Friday, November 27, 2009

Are You an In or an Out Leader? - Gill Corkindale -

How much time and energy are you spending in (or with) your team and how much time out in the wider organisation? It might seem like a simple question, but executives rarely take the time to think about it. It's important to do though, because this single question could answer many other questions that you — or your boss — have about your style and effectiveness.

Executives usually have a preference for one arena, which can be reinforced by their role, their personality, or even the corporate culture. A quality control manager, for example, would naturally be more inwardly focused while a communications director would roam across the business. Both roles would attract different personalities. Similarly, some organisations are structured as, or have developed into, silos due to the nature of their business or markets. Examples might include law firms, where separate practices evolve to serve clients in specific areas.

My suggestion is that executives need to balance the time they spend in both the In and Out arenas if they are to be effective.

I liked Gill's label of In and Out Leadership. In my comment on the post I wrote:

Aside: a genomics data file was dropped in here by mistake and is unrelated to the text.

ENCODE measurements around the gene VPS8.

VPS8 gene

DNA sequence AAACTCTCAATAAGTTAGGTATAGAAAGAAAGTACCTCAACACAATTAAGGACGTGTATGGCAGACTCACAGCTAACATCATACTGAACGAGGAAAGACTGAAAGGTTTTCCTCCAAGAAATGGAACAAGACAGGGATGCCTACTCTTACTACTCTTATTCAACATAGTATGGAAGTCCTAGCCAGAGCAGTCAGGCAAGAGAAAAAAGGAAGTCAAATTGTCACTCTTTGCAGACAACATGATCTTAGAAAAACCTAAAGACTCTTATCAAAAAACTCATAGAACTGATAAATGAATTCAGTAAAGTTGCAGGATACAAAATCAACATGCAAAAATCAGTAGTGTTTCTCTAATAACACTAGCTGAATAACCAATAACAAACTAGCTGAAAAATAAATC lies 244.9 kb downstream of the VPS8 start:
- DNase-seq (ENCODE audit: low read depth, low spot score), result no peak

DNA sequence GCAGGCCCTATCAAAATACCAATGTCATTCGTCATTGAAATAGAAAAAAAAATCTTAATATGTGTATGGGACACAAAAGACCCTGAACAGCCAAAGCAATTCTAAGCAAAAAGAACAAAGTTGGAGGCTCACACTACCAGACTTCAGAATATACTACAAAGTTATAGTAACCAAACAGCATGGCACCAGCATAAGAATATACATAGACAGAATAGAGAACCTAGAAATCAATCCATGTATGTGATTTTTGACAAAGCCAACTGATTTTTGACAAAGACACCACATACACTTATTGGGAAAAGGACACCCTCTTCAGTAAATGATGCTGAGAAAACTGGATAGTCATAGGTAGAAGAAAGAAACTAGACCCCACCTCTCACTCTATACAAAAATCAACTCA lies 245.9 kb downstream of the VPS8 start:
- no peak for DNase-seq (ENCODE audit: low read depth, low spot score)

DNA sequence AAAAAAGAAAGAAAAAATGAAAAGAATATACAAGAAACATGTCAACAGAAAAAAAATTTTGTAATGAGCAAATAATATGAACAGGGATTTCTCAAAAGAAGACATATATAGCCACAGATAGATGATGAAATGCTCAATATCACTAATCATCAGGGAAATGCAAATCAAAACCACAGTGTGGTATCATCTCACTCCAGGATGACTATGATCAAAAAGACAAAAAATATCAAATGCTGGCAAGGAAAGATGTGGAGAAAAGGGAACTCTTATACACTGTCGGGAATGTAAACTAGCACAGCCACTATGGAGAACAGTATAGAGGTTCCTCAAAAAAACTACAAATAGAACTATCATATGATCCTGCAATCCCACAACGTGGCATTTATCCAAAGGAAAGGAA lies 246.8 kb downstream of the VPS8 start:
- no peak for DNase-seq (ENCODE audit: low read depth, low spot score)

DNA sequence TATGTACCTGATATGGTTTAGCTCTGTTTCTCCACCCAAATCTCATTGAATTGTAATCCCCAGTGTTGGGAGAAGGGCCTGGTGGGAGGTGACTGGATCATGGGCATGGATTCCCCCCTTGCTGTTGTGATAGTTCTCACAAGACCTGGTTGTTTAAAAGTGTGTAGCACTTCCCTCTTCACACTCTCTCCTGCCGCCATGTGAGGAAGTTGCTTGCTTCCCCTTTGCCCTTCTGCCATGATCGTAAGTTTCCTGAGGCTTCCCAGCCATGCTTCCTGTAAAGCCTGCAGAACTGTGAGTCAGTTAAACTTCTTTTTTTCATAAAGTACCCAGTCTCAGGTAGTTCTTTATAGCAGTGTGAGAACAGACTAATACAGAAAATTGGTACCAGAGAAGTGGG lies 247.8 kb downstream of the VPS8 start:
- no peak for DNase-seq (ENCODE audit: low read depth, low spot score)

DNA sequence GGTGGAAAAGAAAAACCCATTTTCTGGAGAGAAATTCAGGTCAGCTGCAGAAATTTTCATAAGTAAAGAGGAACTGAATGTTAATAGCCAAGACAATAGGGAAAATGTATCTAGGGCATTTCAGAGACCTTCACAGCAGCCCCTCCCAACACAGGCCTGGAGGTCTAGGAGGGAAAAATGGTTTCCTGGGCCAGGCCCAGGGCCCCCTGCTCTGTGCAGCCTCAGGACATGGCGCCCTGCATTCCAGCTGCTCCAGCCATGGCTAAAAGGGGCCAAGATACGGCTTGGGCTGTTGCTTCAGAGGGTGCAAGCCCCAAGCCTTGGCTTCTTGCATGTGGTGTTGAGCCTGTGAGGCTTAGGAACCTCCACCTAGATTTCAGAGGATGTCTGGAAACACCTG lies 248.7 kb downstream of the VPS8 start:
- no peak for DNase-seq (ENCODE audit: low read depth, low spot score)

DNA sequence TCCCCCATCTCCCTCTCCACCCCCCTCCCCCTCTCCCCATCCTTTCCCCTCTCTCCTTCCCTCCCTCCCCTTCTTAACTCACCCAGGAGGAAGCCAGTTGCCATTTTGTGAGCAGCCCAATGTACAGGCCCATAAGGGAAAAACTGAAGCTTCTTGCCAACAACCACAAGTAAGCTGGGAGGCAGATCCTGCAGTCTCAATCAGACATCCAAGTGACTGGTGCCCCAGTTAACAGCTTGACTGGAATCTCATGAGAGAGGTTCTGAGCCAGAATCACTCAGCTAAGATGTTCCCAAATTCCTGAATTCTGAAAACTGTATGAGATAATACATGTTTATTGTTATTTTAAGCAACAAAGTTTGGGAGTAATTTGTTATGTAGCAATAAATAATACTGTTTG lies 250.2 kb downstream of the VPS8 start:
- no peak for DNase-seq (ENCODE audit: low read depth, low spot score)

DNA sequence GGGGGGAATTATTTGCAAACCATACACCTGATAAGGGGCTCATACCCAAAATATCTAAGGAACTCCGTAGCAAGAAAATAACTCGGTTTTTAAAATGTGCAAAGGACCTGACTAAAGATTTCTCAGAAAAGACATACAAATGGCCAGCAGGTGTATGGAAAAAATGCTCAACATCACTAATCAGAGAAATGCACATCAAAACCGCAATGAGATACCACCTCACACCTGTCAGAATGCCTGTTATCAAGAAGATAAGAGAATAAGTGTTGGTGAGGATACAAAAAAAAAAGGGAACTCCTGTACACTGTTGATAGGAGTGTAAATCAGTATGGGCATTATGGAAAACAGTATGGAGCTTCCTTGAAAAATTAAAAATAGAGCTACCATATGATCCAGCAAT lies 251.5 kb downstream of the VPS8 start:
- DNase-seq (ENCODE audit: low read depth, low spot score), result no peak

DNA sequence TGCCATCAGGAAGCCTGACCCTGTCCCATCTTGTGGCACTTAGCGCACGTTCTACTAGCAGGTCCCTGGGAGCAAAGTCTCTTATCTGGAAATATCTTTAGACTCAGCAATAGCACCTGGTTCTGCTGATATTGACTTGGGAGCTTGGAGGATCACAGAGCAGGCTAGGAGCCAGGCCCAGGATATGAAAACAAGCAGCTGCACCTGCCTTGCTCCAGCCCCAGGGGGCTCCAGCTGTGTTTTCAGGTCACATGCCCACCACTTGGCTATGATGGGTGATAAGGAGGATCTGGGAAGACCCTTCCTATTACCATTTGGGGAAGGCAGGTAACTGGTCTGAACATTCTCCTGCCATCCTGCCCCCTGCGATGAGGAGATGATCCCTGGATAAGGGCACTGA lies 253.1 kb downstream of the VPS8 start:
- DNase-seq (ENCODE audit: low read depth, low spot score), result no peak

I appreciate the thoughtful post and the distinction between In and Out Leadership and the need for balance.

I have this notion that the line that you draw between In and Out could also be positioned differently along different definitions. I think of one alternative as a line drawn between "we" and "me" leadership. You might identify leaders who fail to focus on the "we/inner" needs of the team by focusing on their own advancement or ego/"out" leadership needs. In this case balance is also required.

Regardless of where you draw the line, I like the distinction between In and Out Leadership.

The key seems to be balance.

Thanks for reading. Please lead quietly and stay balanced.

Posted via web from Intersectable

Friday, November 20, 2009

Scary Bloggers - I'm guilty?

There’s been a lot of fear about blogs this past decade. Even the word “blog” is scary, like some gelatinous swamp thing oozing over our precious discourse, upending the neat order of things and leaving behind a trail of slime. These monsters were multiplying by the thousands, threatening to consume national media, bring Congress to its knees and subvert the interests of decent, regular people.